4 Ways to Get Lucky (Again)!


Pictured (right) and photography by  Jana Williams

Pictured (right) and photography by Jana Williams

 

In the spirit of St. Patrick’s Day, let’s get as lucky as the leprechauns (and we’re not talking about lucky charms)!

Our resident sexpert Amy Freier, LCPC and Certified Sex Therapist, explains how to reintroduce eroticism back into your relationship if it’s been feeling a little stale. One tip for every leaf on the four-leaf clover, a symbol of both luck and love.


1. Take an “Erotic Energy Inventory”

Photo courtesy of  Jana Williams

Photo courtesy of Jana Williams

This is the perfect place to start before jumping in and trying to change behaviors, make tweaks, etc. We need to be aware of our current energy before we know what to adjust! I help clients begin this task by asking them look at a regular day or week and reflect on questions such as:

  • With what energy am I showing up to my relationship?

  • Am I giving the dog/kids more physical energy that I do my partner?

  • When I am affectionate with my partner, how would I describe it? Are my touches and affection more familial, loving, cozy, romantic, or erotic?

Most people, once they’ve graduated past the “lust” stage in the relationship, tend to spend way more energy on familial and loving energy, forgoing the flirtatious, sexy energy that so often leads to that desired erotic energy. And you wonder why the sex you’re having is fairly passionless?!


2. Touch More!

Photo courtesy of  Jana Williams

Photo courtesy of Jana Williams

If you’re in Chicago and have access to Chicago Magazine, you’ll see Eli Finkel, author of the book “The All or Nothing Marriage”, on the cover, and for good reason. Over the last several years he has been running a research lab out of Northwestern, hoping to find out why some couples report satisfaction and others don’t. His findings are amazing (check them out here!), and he was able to come up with some “love hacks” for couples looking to reconnect. One of them was to touch more. Plain and simple. Couples who touch more are more likely to report higher levels of relationship satisfaction, particularly around love and romance, not just familial bonding. Go on, touch touch touch (with consent, of course!)!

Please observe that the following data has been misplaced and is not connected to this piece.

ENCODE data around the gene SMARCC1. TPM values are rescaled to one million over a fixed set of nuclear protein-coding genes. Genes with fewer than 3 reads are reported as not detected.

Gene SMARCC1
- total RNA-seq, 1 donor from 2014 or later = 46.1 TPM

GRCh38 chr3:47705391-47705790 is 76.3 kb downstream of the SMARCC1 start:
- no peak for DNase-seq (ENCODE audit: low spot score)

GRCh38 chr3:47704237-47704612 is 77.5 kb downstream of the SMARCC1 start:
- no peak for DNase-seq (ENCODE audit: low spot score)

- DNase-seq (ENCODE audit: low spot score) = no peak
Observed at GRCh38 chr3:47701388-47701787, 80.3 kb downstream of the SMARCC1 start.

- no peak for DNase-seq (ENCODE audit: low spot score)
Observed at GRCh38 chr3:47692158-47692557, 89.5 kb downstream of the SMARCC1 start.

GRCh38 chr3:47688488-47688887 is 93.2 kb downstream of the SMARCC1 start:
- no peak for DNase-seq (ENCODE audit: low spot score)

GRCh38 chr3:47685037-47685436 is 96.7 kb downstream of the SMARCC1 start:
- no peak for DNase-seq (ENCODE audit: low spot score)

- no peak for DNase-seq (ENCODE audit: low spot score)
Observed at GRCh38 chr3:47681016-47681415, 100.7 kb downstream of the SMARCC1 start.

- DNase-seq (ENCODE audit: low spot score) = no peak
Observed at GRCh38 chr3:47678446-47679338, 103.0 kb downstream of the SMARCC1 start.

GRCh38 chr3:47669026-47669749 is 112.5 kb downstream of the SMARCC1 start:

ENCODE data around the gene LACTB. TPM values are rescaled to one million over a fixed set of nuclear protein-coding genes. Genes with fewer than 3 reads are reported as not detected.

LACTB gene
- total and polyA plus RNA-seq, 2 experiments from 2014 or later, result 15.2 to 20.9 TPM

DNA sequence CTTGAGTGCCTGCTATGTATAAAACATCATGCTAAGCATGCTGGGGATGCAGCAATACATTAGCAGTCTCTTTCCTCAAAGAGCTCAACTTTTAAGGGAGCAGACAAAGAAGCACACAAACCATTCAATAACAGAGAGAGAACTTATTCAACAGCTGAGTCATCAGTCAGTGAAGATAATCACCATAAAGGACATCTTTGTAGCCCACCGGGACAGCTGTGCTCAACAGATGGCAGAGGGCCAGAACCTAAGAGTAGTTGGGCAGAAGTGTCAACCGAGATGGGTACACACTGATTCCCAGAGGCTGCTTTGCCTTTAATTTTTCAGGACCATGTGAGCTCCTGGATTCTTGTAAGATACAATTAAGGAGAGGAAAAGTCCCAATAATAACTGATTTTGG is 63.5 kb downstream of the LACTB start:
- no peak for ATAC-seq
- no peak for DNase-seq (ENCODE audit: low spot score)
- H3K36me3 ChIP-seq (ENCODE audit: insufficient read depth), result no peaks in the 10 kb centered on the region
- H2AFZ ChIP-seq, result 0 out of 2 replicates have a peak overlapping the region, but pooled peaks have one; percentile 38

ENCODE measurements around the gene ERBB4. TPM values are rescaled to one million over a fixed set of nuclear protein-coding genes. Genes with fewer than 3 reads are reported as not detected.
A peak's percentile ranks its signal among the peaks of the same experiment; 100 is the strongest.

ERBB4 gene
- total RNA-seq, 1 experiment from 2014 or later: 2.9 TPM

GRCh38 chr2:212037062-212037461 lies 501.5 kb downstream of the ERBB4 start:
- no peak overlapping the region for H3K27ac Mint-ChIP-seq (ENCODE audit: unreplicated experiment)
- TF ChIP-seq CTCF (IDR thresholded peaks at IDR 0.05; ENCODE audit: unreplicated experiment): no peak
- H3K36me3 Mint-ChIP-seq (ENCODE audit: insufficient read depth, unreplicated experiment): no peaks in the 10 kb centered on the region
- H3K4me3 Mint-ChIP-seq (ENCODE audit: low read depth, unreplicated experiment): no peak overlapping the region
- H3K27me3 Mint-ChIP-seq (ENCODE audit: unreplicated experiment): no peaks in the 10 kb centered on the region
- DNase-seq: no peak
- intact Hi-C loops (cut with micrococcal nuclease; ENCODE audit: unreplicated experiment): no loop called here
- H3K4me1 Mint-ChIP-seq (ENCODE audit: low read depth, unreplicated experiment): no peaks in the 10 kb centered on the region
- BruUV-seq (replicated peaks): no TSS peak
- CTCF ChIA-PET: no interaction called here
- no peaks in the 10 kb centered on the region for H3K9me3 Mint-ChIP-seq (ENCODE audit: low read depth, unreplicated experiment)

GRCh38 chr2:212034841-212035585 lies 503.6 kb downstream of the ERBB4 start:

3. Go on a Surrender Date

Photo courtesy of  Jana Williams

Photo courtesy of Jana Williams

This is one of my favorite exercises I suggest to my clients looking to reengage sexually with one another, and it’s so simple! I encourage taking turns planning the date, so each of you can get a chance. If you’re the one planning, you plan, well, everything! The events, reservations, timing, everything down to the smaller details including what you’d like your partner to wear, what lipstick/cologne/hair style to do, etc. You can take this as far as you’d like, including into the bedroom, if that’s your jam (and your partner is comfortable!). Make sure you’re planning the date around what really lights you up, so that your partner has the opportunity to see you in your element, excited about what you’ve planned, and truly, deeply engaged in the day or night. The non-planner’s job? Surrender. Allow for the anxiety of not being in charge turn into excitement, and both of you will be able to access the elements of eroticism that drew you into one another in the first place: novelty, mystery, intrigue!


Photo courtesy of  Jana Williams

Photo courtesy of Jana Williams

4. Expand your definition of foreplay

When most people think of foreplay, they think of the first few minutes right before penetration, or whatever the “main event” happens to be that day. That’s so limiting, don’t you think? Esther Perel, author of Mating in Captivity and The State of Affairs, puts it this way: “Foreplay begins the moment the last orgasm has subsided.” This means that every interaction between the end of a sexual encounter and the beginning of the next one can, and should be, seen as opportunity to cultivate sexual energy together. For the most part, we tend to respond more positively to sexual initiation when it feels relevant, not when it seems out of the blue, so the goal here is to play the long game if you’re both looking to get lucky.


Amy is a Senior Clinical Associate at Enliven Couples Therapy in Chicago and Co-founder of Enliven Lab.

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